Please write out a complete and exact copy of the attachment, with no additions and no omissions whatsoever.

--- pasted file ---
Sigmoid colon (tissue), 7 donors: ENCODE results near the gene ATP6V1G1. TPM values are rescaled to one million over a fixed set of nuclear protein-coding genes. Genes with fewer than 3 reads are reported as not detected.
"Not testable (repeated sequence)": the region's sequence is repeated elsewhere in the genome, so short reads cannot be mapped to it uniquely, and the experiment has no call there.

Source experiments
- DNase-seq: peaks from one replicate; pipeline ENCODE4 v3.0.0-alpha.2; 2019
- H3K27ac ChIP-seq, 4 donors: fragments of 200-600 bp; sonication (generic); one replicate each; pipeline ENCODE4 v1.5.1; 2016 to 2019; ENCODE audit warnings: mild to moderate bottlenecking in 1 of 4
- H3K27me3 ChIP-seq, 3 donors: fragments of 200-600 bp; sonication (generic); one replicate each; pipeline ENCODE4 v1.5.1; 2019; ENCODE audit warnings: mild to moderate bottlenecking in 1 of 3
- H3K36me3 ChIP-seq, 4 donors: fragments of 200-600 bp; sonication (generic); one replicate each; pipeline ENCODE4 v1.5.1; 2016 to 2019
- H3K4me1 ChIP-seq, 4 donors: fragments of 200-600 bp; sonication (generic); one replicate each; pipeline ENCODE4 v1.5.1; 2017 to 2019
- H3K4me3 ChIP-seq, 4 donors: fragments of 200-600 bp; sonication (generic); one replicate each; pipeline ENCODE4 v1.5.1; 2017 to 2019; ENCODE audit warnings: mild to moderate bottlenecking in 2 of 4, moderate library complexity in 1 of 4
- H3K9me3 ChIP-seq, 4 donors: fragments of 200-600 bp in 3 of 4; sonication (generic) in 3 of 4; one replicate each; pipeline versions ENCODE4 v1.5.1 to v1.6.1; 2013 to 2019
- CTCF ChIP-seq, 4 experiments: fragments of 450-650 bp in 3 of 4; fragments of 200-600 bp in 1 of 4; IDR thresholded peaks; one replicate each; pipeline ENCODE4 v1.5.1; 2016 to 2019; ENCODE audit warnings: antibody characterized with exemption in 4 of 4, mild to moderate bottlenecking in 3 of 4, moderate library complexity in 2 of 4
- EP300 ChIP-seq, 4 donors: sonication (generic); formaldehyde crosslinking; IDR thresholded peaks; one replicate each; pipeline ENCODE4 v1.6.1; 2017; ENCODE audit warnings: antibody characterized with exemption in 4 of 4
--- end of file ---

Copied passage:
Sigmoid colon (tissue), 7 donors: ENCODE results near the gene ATP6V1G1. TPM values are rescaled to one million over a fixed set of nuclear protein-coding genes. Genes with fewer than 3 reads are reported as not detected.
"Not testable (repeated sequence)": the region's sequence is repeated elsewhere in the genome, so short reads cannot be mapped to it uniquely, and the experiment has no call there.

Source experiments
- DNase-seq: peaks from one replicate; pipeline ENCODE4 v3.0.0-alpha.2; 2019
- H3K27ac ChIP-seq, 4 donors: fragments of 200-600 bp; sonication (generic); one replicate each; pipeline ENCODE4 v1.5.1; 2016 to 2019; ENCODE audit warnings: mild to moderate bottlenecking in 1 of 4
- H3K27me3 ChIP-seq, 3 donors: fragments of 200-600 bp; sonication (generic); one replicate each; pipeline ENCODE4 v1.5.1; 2019; ENCODE audit warnings: mild to moderate bottlenecking in 1 of 3
- H3K36me3 ChIP-seq, 4 donors: fragments of 200-600 bp; sonication (generic); one replicate each; pipeline ENCODE4 v1.5.1; 2016 to 2019
- H3K4me1 ChIP-seq, 4 donors: fragments of 200-600 bp; sonication (generic); one replicate each; pipeline ENCODE4 v1.5.1; 2017 to 2019
- H3K4me3 ChIP-seq, 4 donors: fragments of 200-600 bp; sonication (generic); one replicate each; pipeline ENCODE4 v1.5.1; 2017 to 2019; ENCODE audit warnings: mild to moderate bottlenecking in 2 of 4, moderate library complexity in 1 of 4
- H3K9me3 ChIP-seq, 4 donors: fragments of 200-600 bp in 3 of 4; sonication (generic) in 3 of 4; one replicate each; pipeline versions ENCODE4 v1.5.1 to v1.6.1; 2013 to 2019
- CTCF ChIP-seq, 4 experiments: fragments of 450-650 bp in 3 of 4; fragments of 200-600 bp in 1 of 4; IDR thresholded peaks; one replicate each; pipeline ENCODE4 v1.5.1; 2016 to 2019; ENCODE audit warnings: antibody characterized with exemption in 4 of 4, mild to moderate bottlenecking in 3 of 4, moderate library complexity in 2 of 4
- EP300 ChIP-seq, 4 donors: sonication (generic); formaldehyde crosslinking; IDR thresholded peaks; one replicate each; pipeline ENCODE4 v1.6.1; 2017; ENCODE audit warnings: antibody characterized with exemption in 4 of 4